US accelerates plans to stockpile upgraded nuclear weapons in Europe

It’s unclear how long the planned December launch has been in the works, and a Pentagon spokesperson declined to comment on the timeline.

Moving the arrival date forward came as a surprise to some longtime observers, who fear it could further inflame an already dangerous situation in Europe. The announcement at the Brussels meeting came days before NATO launched its annual nuclear exercise, known as Steadfast Noon. The two-week exercise ends on Sunday and includes some 70 aircraft. And on Wednesday, Russia staged a nuclear exercise that its defense chief described as simulating a « massive nuclear strike » in retaliation for a nuclear attack on Russia, according to the Kremlin.

« It would be weird to rush it, » said Hans Kristensen, nuclear information project director at the Federation of American Scientists, who has followed the program closely. “They said we are not responding to this situation with nuclear weapons. I don’t think they want to take that one down.

The message behind the dispatch of the first bombs in December is perhaps directed more at European allies who feel particularly vulnerable in Moscow.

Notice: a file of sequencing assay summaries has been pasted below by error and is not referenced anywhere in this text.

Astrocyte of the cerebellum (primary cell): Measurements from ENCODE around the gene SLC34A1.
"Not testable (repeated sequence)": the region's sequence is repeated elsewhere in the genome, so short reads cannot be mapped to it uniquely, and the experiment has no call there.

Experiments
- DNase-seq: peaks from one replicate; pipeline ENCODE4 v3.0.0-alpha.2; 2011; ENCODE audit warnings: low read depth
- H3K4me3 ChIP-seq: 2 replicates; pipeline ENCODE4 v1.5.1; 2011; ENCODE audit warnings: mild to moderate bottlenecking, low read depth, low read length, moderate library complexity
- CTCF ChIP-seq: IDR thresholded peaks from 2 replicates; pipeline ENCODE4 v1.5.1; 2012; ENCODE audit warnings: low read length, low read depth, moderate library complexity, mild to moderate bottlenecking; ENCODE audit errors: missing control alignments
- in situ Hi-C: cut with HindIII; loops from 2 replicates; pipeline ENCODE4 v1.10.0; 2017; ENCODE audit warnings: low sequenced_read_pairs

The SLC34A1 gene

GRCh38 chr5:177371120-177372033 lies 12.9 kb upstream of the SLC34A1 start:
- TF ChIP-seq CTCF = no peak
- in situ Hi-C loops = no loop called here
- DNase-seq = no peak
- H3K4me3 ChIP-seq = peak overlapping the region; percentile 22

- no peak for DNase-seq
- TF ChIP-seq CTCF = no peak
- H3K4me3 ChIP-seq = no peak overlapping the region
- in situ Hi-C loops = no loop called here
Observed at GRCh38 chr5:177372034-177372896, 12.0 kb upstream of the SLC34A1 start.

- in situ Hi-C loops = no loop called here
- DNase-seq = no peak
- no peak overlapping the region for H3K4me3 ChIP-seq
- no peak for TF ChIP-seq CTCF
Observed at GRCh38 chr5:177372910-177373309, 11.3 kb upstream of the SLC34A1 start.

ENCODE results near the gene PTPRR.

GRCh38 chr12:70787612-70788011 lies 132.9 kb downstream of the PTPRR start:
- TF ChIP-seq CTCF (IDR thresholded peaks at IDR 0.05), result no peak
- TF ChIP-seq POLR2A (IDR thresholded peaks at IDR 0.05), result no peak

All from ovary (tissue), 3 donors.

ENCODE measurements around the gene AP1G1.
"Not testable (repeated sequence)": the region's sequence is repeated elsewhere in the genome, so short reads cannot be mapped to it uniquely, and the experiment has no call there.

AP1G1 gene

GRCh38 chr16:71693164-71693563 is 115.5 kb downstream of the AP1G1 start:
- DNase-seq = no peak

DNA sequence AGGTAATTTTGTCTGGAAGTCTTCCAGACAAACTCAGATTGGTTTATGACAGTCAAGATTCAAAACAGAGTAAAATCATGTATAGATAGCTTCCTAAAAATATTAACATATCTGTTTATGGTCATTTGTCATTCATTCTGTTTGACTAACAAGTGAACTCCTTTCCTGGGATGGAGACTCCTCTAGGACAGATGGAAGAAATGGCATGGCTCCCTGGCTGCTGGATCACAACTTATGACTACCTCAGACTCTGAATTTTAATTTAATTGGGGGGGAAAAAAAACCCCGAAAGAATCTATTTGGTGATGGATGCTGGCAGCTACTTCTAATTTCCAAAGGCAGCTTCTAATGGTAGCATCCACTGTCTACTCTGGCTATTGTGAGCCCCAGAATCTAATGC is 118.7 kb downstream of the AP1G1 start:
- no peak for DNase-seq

« I guess he’s targeting NATO more than Russia, » said Tom Collina, director of policy at the Plowshares Fund, a disarmament group. « There are [older] B61 already there. The Russians know this. They work very well. The new ones will be newer, but that’s not really a big difference. But it may be a way to reassure the allies when they feel particularly threatened by Russia.

Two people familiar with the matter of the upcoming shipment to Europe confirmed the expedited timeline reported in the diplomatic cable. They asked not to be named due to the sensitivity of the issue.

The cable, which has not been released to the public before and was written for distribution throughout the Pentagon and the State Department to give decision makers insight into what was discussed between defense ministers during the NATO meeting, clearly indicates that the allies are nervous.

The document says that during the meetings, 15 NATO allies raised concerns that the alliance « must not give in to Putin’s nuclear blackmail ».

« Given the growing volume and breadth of Russia’s nuclear rhetoric, a subset of allies have requested continued consultations with NATO to ensure continued preparedness and consistent messaging, » the cable adds. .

Yet Collina also warned that any nuclear-related initiative – no matter how small – could have unintended consequences.

“It could be escalated. We will see,” he said.

The B61 is a family of nuclear bombs first developed in the early 1960s and initially demonstrated in underground nuclear testing in Nevada. A dozen versions have been developed over the decades and most of them have since been retired.

The $10 billion B61-12 life extension program is run by the Department of Energy and is intended to replace several earlier versions, including about 100 bombs stored at airbases in Germany, Italy , Belgium, the Netherlands and Turkey.